Quantification of genital variation in males and females can inform our understanding of likely copulatory interactions and evolution of genital diversity. However, no studies have quantified genital shape variation within a single snake species or examined the shape and size of both the vaginal pouch and hemipenes. Here, we examine the shape and size of the genitalia of female and male diamondback water snakes, Nerodia rhombifer, using a three-dimensional automated landmark geometric morphometric approach on models of the lumen of the vaginal pouch and inflated hemipenes, applying these techniques for the first time to the genital shape of vertebrates. Vaginal pouch shape is significantly associated with body size and reproductive status. As females grow larger and become reproductive, the vaginal pouch enlarges, widens and becomes more bifurcated. In reproductive males, the shape of the hemipenes is also significantly associated with body size. As males grow larger, the hemipenes enlarge and widen; their bifurcation becomes more defined and the spines at the base become more prominent. Vaginal pouch and hemipenial centroid size are isometric with respect to body length. The centroid sizes of the hemipenes and vaginal pouch are not significantly different from one another, hence the genitalia match inmore »
Genital evolution can be driven by diverse selective pressures. Across taxa we see evidence of covariation between males and females, as well as divergent genital morphologies between closely related species. Quantitative analyses of morphological changes in coevolving male and female genitalia have not yet been shown in vertebrates. This study uses 2D and 3D geometric morphometrics to quantitatively compare the complex shapes of vaginal pouches and hemipenes across three species of watersnakes (the sister taxa Nerodia fasciata, N. sipedon, and a close relative N. rhombifer) to address the relationship between genital morphology and divergence time in a system where sexual conflict may have driven sexually antagonistic coevolution of genital traits. Our pairwise comparisons of shape differences across species show that the sister species have male and female genitalia that are significantly different from each other, but more similar to each other than to N. rhombifer. We also determine that the main axes of shape variation are the same for males and females, with changes that relate to deeper bilobation of the vaginal pouch and hemipenes. In males, the protrusion of the region of spines at the base of the hemipene trades off with the degree of bilobation, suggesting amelioration more »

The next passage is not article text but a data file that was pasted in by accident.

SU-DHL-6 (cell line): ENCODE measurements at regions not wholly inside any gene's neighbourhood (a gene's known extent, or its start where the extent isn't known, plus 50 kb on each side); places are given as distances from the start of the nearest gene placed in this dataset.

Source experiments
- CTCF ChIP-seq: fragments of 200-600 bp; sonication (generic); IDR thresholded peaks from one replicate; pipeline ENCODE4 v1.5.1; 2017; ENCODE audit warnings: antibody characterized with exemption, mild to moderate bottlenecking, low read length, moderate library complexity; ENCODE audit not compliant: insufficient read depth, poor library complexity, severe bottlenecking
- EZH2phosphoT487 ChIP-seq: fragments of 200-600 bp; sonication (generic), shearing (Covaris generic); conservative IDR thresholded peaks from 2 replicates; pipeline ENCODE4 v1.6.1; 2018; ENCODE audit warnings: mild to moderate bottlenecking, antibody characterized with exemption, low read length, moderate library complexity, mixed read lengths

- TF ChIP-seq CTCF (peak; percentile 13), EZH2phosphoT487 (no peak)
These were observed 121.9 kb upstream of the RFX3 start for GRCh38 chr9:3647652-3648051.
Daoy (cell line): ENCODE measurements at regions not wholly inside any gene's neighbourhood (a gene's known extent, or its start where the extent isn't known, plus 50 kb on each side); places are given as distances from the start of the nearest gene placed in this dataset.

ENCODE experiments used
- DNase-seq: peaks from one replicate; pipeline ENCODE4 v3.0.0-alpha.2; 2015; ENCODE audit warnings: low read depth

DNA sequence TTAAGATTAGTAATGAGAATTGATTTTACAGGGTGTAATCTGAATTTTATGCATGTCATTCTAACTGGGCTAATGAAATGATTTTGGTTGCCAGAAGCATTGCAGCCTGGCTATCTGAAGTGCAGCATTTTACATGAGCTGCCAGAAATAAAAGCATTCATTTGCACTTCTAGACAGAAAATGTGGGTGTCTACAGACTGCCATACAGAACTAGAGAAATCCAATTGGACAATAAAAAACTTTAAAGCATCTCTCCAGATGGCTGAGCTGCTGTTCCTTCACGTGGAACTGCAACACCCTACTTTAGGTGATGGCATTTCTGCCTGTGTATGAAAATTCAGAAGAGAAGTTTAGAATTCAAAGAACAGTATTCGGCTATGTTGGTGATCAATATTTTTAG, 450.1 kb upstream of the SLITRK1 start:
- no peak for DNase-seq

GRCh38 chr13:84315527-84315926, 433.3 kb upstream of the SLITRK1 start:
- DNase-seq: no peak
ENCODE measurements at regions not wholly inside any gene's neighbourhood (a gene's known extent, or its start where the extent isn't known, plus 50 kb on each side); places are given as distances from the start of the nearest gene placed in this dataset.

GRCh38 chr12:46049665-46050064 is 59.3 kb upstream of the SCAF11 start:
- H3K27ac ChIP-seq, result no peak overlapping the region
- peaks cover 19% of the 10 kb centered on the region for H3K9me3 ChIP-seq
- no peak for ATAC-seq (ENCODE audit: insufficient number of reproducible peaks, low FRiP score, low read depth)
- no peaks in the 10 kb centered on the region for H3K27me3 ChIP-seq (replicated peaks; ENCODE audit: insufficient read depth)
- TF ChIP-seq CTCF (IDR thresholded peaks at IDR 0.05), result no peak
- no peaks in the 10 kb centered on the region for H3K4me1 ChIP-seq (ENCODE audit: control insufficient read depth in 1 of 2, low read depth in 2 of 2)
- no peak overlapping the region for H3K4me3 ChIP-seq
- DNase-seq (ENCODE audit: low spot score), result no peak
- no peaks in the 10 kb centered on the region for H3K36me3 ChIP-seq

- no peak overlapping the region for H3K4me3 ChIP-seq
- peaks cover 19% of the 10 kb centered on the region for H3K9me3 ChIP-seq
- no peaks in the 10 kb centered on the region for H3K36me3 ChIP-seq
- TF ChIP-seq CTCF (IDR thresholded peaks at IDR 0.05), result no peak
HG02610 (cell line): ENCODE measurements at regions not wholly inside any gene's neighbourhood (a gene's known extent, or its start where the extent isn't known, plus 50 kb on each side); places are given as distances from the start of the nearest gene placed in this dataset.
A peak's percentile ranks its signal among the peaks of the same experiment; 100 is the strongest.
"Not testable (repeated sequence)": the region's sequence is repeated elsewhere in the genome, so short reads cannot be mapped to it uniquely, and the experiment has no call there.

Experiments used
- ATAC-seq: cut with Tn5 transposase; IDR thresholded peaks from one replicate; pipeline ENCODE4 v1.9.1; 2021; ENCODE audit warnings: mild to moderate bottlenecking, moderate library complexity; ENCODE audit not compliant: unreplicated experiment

- Publication Date:
- NSF-PAR ID:
- Journal Name:
- Integrative And Comparative Biology
- Page Range or eLocation-ID:
- p. 569-580
- Oxford University Press
- Sponsoring Org:
- National Science Foundation
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Examining the shape and size of female and male genitalia in snakes using three-dimensional geometric morphometrics